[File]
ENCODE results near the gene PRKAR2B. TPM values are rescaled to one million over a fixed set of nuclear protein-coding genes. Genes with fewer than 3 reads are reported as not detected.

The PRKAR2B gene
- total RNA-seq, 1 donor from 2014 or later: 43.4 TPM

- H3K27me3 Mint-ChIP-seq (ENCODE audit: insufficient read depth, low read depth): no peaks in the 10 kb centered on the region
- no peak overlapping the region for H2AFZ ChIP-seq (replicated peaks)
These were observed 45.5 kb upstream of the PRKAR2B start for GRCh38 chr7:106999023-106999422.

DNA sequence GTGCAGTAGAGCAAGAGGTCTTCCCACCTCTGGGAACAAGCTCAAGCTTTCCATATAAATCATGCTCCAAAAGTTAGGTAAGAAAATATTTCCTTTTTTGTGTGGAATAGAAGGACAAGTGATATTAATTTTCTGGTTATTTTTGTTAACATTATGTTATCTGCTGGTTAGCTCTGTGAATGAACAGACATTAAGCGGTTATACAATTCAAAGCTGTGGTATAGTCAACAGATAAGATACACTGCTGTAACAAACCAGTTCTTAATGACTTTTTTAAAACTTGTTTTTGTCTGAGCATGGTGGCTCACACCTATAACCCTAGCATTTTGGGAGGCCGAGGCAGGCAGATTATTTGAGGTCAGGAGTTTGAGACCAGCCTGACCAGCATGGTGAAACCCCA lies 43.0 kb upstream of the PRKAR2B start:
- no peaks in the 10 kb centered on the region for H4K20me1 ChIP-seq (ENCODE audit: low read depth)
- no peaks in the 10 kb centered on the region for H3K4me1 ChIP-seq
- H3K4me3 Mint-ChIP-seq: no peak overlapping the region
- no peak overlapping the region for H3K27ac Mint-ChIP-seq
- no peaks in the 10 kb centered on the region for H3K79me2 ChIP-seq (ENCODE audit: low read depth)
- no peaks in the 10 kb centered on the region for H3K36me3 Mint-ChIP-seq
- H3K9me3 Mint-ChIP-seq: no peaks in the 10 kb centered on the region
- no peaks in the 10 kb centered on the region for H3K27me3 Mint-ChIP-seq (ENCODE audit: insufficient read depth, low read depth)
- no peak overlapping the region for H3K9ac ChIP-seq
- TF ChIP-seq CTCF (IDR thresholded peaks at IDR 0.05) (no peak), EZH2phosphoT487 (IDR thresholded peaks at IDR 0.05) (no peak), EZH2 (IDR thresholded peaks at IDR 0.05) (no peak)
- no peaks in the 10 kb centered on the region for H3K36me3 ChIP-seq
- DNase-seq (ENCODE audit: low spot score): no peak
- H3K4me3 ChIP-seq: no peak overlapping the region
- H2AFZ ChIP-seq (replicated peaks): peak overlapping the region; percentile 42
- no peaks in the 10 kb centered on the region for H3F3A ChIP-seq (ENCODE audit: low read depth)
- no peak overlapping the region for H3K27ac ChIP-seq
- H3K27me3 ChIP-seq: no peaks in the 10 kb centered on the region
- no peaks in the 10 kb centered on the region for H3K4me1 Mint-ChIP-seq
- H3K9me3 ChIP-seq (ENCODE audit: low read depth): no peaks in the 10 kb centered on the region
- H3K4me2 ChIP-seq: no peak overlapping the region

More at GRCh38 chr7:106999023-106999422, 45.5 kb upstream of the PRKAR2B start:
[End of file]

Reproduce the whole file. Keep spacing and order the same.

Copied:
ENCODE results near the gene PRKAR2B. TPM values are rescaled to one million over a fixed set of nuclear protein-coding genes. Genes with fewer than 3 reads are reported as not detected.

The PRKAR2B gene
- total RNA-seq, 1 donor from 2014 or later: 43.4 TPM

- H3K27me3 Mint-ChIP-seq (ENCODE audit: insufficient read depth, low read depth): no peaks in the 10 kb centered on the region
- no peak overlapping the region for H2AFZ ChIP-seq (replicated peaks)
These were observed 45.5 kb upstream of the PRKAR2B start for GRCh38 chr7:106999023-106999422.

DNA sequence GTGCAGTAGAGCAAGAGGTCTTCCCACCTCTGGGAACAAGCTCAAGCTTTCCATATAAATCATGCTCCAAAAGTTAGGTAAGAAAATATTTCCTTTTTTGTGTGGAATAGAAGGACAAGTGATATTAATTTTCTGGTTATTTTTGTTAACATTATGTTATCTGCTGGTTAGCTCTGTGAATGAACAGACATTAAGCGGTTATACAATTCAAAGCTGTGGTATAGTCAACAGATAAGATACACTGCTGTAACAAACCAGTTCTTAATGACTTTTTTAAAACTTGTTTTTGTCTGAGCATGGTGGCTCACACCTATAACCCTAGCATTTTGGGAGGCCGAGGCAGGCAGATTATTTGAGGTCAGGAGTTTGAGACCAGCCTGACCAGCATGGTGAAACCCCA lies 43.0 kb upstream of the PRKAR2B start:
- no peaks in the 10 kb centered on the region for H4K20me1 ChIP-seq (ENCODE audit: low read depth)
- no peaks in the 10 kb centered on the region for H3K4me1 ChIP-seq
- H3K4me3 Mint-ChIP-seq: no peak overlapping the region
- no peak overlapping the region for H3K27ac Mint-ChIP-seq
- no peaks in the 10 kb centered on the region for H3K79me2 ChIP-seq (ENCODE audit: low read depth)
- no peaks in the 10 kb centered on the region for H3K36me3 Mint-ChIP-seq
- H3K9me3 Mint-ChIP-seq: no peaks in the 10 kb centered on the region
- no peaks in the 10 kb centered on the region for H3K27me3 Mint-ChIP-seq (ENCODE audit: insufficient read depth, low read depth)
- no peak overlapping the region for H3K9ac ChIP-seq
- TF ChIP-seq CTCF (IDR thresholded peaks at IDR 0.05) (no peak), EZH2phosphoT487 (IDR thresholded peaks at IDR 0.05) (no peak), EZH2 (IDR thresholded peaks at IDR 0.05) (no peak)
- no peaks in the 10 kb centered on the region for H3K36me3 ChIP-seq
- DNase-seq (ENCODE audit: low spot score): no peak
- H3K4me3 ChIP-seq: no peak overlapping the region
- H2AFZ ChIP-seq (replicated peaks): peak overlapping the region; percentile 42
- no peaks in the 10 kb centered on the region for H3F3A ChIP-seq (ENCODE audit: low read depth)
- no peak overlapping the region for H3K27ac ChIP-seq
- H3K27me3 ChIP-seq: no peaks in the 10 kb centered on the region
- no peaks in the 10 kb centered on the region for H3K4me1 Mint-ChIP-seq
- H3K9me3 ChIP-seq (ENCODE audit: low read depth): no peaks in the 10 kb centered on the region
- H3K4me2 ChIP-seq: no peak overlapping the region

More at GRCh38 chr7:106999023-106999422, 45.5 kb upstream of the PRKAR2B start: